• playing and exploring – how each pupil investigates and experiences things, or their ‘have a go’ attitude;
• active learning – how each pupil concentrates and can keep on trying if they encounter difficulties, and enjoy their own achievements;
• creating and thinking critically – how each pupil develops their own ideas, makes links between their ideas, and develops strategies for doing things.
Through observing the pupils and their learning we are able to gather a full picture of each individual’s attainment.
The Impact of our Curriculum
Assessment within the EYFS
At the beginning of the Nursery year, pupils are assessed using recognised materials to make judgements about their starting points. These judgements will be used to measure the progress made by the pupils throughout the phase. Pupils are continually assessed through planned and spontaneous observations, photographs, videos and information drawn from the child’s view of his or her learning and parental discussions. These are recorded using an electronic assessment tool on a tablet. The assessment tool is used to create a ‘Learning Journey’ for each pupil. The information collected by the assessment tool is used by the class teachers to assess pupil’s attainment against the EYFS Development Matters statements.
In the final term of the reception year, the class teacher assesses whether the pupils have reached an emerging, expected or exceeding level of attainment against the 17 Early Learning Goals. We are aiming for pupils to have achieved a Good Level of Development – which means that they have achieved the expected level in the Prime areas plus Literacy and Mathematics. Pupils are also assessed against the characteristics of effective learning.
Assessment in Key Stage 1 and 2
All pupils are assessed as part of their everyday classroom learning. This formative assessment is made by class teachers through their observations, marking, pupil discussion and pupils’ application of skills to other subjects. Class teachers use these judgements to ensure pupils are on track to reach the expectations of our curriculum and identify next steps in teaching and learning. Pupils and class teachers work together through formative assessments, target setting and high quality written and verbal feedback to ensure all learners make progress. By the end of each Learning Goal, we expect the vast majority of pupils to have sustained mastery of the content, that is, they remember it and are fluent in it.
Summative assessments are made to support the professional judgements throughout the year. These judgements, together with areas for development are communicated to families via feedback in pupil’s books, target hand-outs, planners, Parent Evening Consultation meetings, informal discussions and annual progress reports.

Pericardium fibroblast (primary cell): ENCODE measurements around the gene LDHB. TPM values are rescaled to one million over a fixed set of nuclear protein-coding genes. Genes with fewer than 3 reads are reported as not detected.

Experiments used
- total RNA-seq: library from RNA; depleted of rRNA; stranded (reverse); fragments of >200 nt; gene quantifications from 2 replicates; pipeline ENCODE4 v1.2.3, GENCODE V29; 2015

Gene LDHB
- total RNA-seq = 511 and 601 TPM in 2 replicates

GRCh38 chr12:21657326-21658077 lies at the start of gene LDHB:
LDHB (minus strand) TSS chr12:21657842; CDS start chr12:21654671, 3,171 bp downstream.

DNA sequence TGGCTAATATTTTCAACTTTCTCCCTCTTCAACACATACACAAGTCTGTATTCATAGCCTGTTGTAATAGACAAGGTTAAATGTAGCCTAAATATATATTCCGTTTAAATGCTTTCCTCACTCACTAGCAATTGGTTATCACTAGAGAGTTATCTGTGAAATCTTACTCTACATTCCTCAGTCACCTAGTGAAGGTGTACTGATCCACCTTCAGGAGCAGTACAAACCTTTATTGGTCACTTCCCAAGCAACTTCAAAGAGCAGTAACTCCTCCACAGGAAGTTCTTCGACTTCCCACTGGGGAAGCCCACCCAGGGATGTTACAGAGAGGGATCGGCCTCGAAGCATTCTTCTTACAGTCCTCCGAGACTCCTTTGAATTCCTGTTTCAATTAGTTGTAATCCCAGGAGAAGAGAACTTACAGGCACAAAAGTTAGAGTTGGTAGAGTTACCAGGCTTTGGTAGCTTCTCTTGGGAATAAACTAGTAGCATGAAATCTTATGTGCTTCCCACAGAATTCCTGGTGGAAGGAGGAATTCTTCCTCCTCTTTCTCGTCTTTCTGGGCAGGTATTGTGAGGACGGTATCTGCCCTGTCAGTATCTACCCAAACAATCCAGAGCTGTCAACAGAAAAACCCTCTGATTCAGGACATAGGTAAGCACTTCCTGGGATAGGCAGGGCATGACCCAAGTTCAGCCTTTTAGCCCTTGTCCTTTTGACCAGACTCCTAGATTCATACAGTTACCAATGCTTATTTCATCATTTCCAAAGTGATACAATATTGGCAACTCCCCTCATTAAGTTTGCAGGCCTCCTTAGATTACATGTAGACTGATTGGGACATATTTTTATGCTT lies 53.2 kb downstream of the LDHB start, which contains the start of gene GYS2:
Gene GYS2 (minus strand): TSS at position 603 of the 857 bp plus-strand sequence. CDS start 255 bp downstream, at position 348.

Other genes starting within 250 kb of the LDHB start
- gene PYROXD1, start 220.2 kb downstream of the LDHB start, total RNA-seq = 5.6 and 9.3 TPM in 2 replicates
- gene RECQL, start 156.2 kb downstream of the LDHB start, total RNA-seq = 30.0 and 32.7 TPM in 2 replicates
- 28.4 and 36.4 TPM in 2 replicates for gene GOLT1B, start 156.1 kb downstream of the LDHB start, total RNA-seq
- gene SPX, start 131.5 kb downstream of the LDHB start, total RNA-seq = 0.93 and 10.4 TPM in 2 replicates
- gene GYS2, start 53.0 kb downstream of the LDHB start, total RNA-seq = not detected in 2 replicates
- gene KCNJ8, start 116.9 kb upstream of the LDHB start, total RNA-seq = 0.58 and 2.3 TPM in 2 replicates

We recognise that all pupils require the support of parents and class teachers to make good progress in school. We strive to build positive links with families by keeping them informed about the ways their children are being taught and how well each child is progressing. Curriculum plans are shared with families to highlight what is being taught, as well as suggestions, it gives guidance as to how pupils can be supported in their learning at home. Regular home learning activities and challenges are sent home with the pupils in order to develop, consolidate and reinforce knowledge, skills, concepts and understanding.
We have created pupil voice groups to ensure that pupils at the Whitchurch Church of England Federation are involved in the shaping of the curriculum.
Ensuring that pupil voice is part of classroom practice means that pupils are motivated by their learning. This area is often closely linked to choice and steering learning; however, it can be more than allowing pupils to steer a theme in a certain direction. It can also be ensuring that our planning takes into account their interests, popular culture, as well as current affairs and world events which the pupils are engaged with or excited by.
Members of the Senior Leadership Team meet termly with the pupil voice group to seek feedback on subjects or areas. Feedback from the pupils is used to reshape and modify action plans in order to ensure that each subject is both meeting the needs of its learners and maintaining relevance and interest. This means that pupils feel empowered to share their opinions in order to ensure the curriculum is engaging and relevant.
If you wish to gain further information about the Federation curriculum, please contact either one of our Academies directly.